3D printing company ExOne and Oak Ridge National Laboratory (ORNL) have joined forces to improve 3D binder jetting additive manufacturing (AM).

The companies initially plan to improve the chemistry and process parameters for ExOne’s sand and metal systems using ORNL’s instrumentation and data analysis methodologies. ExOne and ORNL also want to improve H13 tool steel powder in order to successfully 3D print 500 tools and dies by 2022 for the molding, stamping and forging industries.

‘Over the past several years, we’ve worked with ExOne on four binder jetting systems and we’ve made exceptional progress in enhancing this AM technique,’ said Amy Elliott, ORNL lead researcher on binder jetting.

According to the companies, binder jetting can maintain higher productivity and lower operating costs when compared to other AM technologies. ExOne has announced a new high-resolution production machine which can printing metal, ceramic, and other advanced material parts directly. This X1 25PRO machine can print standard industry powders utilized in metal injection molding (MIM) and other powdered metal processes.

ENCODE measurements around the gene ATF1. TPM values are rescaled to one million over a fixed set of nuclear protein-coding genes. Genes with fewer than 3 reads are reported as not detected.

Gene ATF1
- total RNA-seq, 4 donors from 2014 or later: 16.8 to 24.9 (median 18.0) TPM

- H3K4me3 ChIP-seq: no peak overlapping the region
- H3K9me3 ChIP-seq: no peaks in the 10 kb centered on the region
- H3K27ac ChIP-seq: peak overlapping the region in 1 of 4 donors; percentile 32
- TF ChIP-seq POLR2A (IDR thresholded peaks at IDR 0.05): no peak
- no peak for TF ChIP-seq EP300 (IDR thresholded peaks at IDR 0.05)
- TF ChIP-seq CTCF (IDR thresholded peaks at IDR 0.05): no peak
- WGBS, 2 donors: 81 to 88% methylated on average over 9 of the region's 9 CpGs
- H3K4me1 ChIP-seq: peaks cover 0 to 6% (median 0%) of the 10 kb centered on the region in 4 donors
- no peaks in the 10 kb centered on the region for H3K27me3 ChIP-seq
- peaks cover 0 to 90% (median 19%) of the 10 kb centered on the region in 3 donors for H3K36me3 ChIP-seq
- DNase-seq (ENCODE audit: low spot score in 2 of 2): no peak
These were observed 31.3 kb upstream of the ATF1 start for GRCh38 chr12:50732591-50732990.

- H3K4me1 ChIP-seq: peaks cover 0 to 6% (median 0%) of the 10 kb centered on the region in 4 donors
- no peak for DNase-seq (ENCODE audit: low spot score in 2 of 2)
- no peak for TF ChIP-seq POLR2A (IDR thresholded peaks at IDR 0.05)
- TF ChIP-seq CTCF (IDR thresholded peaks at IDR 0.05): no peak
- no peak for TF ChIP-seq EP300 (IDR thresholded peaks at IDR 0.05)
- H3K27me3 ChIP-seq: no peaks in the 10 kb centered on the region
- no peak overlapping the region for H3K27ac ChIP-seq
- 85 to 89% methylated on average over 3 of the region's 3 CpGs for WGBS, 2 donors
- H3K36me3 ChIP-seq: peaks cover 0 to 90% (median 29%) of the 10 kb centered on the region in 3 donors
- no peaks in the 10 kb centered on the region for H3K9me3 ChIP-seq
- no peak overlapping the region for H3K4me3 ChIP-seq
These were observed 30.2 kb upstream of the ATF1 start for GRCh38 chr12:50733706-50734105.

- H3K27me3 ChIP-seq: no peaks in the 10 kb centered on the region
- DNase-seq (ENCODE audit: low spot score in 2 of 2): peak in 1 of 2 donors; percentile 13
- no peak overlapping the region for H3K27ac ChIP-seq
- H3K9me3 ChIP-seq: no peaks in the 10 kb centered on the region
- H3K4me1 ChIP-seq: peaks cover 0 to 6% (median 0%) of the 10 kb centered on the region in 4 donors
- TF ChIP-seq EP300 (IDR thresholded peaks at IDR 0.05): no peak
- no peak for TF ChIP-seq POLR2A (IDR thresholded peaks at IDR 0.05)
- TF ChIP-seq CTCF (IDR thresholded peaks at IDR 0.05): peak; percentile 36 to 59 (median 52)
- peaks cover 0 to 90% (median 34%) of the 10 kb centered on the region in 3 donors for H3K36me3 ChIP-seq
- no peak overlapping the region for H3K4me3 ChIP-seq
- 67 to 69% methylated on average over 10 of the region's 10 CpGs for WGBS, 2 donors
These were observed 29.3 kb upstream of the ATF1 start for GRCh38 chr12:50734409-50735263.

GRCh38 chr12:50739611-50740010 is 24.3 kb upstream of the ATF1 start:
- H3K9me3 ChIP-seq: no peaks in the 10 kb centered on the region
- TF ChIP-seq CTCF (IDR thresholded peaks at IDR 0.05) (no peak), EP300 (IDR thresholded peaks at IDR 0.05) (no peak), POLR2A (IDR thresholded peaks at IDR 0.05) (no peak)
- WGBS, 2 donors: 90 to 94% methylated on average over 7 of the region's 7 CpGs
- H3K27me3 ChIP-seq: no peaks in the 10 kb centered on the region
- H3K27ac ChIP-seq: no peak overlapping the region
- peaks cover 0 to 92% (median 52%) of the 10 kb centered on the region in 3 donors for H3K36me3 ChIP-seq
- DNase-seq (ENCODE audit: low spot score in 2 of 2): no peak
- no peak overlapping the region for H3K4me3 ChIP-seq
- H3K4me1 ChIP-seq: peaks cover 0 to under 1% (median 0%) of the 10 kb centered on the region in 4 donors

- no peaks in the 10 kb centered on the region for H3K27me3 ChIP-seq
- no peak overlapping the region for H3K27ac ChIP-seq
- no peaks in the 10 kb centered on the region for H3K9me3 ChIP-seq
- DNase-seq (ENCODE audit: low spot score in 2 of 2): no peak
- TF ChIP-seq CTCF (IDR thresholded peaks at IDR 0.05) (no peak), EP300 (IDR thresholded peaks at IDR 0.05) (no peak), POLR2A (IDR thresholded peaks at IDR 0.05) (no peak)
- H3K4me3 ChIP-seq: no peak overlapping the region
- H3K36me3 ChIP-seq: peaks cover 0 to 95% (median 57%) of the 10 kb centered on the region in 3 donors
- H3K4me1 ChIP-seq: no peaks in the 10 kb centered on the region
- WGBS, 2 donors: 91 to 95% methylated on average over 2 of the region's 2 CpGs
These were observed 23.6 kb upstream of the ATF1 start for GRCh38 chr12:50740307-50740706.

This story uses material from ExOne, with editorial changes made by Materials Today. The views expressed in this article do not necessarily represent those of Elsevier.